Butterflies and a Garden Intruder
Poetry of Early Summer
I Shall Go Softly
I shall go softly in the garden now;
Each time I turn a corner I intrude.
The hummingbird upon the sage for food,
The oriole upon an upper bough,
The unseen quail with many-numbered brood
Invisible, still murmurs as she goes.
But I’ll go softly as the summer grows;
I shall be silent and half-seen and viewed
As garden sprite just glimpsed beside the rose.
The Dance of the Butterflies
Where did you come from?
Smaller and smallest–so many of you!
With wings of velvet orange,
Or gray-edged silver blue,
Or black-tipped yellow.
I see your summer song
In great circles over moist ground,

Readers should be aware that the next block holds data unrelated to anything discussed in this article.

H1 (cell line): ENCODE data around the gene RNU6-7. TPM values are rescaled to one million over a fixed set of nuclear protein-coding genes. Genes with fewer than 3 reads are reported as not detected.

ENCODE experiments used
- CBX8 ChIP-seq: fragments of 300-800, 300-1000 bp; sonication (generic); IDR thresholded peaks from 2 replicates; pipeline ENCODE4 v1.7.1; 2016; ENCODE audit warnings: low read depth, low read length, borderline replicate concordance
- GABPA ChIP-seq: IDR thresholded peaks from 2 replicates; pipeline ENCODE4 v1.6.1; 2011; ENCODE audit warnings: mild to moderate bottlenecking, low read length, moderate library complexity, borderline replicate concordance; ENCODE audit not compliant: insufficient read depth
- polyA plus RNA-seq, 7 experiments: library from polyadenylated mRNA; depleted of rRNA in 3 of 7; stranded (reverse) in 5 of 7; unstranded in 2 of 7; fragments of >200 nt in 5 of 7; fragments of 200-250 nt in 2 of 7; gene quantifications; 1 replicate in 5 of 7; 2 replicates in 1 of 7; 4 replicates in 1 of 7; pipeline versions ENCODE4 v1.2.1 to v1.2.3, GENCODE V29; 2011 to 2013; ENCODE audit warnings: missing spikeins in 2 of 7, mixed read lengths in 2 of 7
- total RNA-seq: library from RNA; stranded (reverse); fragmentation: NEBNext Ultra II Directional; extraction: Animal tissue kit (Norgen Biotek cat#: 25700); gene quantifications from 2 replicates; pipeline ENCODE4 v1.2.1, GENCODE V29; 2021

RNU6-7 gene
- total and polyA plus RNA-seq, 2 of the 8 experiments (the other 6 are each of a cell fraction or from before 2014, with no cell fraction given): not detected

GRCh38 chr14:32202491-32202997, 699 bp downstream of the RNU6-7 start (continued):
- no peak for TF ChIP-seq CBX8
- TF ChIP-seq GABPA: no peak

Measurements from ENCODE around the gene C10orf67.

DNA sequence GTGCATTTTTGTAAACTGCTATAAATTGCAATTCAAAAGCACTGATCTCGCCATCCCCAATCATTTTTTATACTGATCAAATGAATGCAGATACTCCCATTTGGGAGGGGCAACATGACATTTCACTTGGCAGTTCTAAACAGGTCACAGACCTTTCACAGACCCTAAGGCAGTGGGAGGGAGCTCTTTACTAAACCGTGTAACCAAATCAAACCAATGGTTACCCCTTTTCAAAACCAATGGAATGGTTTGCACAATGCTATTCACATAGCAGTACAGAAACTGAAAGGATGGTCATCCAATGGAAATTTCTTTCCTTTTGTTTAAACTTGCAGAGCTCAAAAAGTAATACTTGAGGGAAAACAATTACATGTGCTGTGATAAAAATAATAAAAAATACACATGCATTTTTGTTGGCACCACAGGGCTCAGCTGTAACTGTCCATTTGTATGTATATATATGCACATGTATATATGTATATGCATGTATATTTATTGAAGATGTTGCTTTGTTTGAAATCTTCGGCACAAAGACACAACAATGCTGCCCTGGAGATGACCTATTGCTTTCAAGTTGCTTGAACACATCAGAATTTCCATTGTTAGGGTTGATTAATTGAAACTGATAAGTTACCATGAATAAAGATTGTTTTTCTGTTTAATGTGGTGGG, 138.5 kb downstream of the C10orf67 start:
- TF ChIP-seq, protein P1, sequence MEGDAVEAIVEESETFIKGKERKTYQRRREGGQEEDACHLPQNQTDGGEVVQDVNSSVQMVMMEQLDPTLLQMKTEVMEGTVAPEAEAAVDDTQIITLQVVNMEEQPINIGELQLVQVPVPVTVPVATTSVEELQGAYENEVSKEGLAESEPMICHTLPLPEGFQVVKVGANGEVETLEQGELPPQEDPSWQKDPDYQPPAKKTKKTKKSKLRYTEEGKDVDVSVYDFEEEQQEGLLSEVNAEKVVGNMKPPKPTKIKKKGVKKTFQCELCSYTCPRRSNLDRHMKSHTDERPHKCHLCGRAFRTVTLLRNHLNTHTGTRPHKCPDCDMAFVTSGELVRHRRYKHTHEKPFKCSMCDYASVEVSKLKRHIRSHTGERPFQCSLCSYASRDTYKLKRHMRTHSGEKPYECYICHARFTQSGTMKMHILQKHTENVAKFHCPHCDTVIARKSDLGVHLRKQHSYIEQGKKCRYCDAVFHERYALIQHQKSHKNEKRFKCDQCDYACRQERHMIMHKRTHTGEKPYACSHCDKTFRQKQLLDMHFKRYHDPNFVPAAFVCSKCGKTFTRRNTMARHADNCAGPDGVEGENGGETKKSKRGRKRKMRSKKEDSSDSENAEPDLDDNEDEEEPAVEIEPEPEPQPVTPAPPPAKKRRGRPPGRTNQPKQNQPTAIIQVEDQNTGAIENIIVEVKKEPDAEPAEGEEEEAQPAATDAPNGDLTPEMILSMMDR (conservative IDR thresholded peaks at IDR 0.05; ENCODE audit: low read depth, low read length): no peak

You splendid, precious throng.
In the flare of your wings and the swirl,
The air has a beating soul;
So many of you must dance
To make the air whole.
Your song and your wingbeats are silent,
Yet through them I can see
This is the song our souls shall dance
When they fly free.
Rustling in the grass.
Small invisibles scatter.
I keep on walking.
How bright the ground is,
and how black is my shadow
beneath the full moon.
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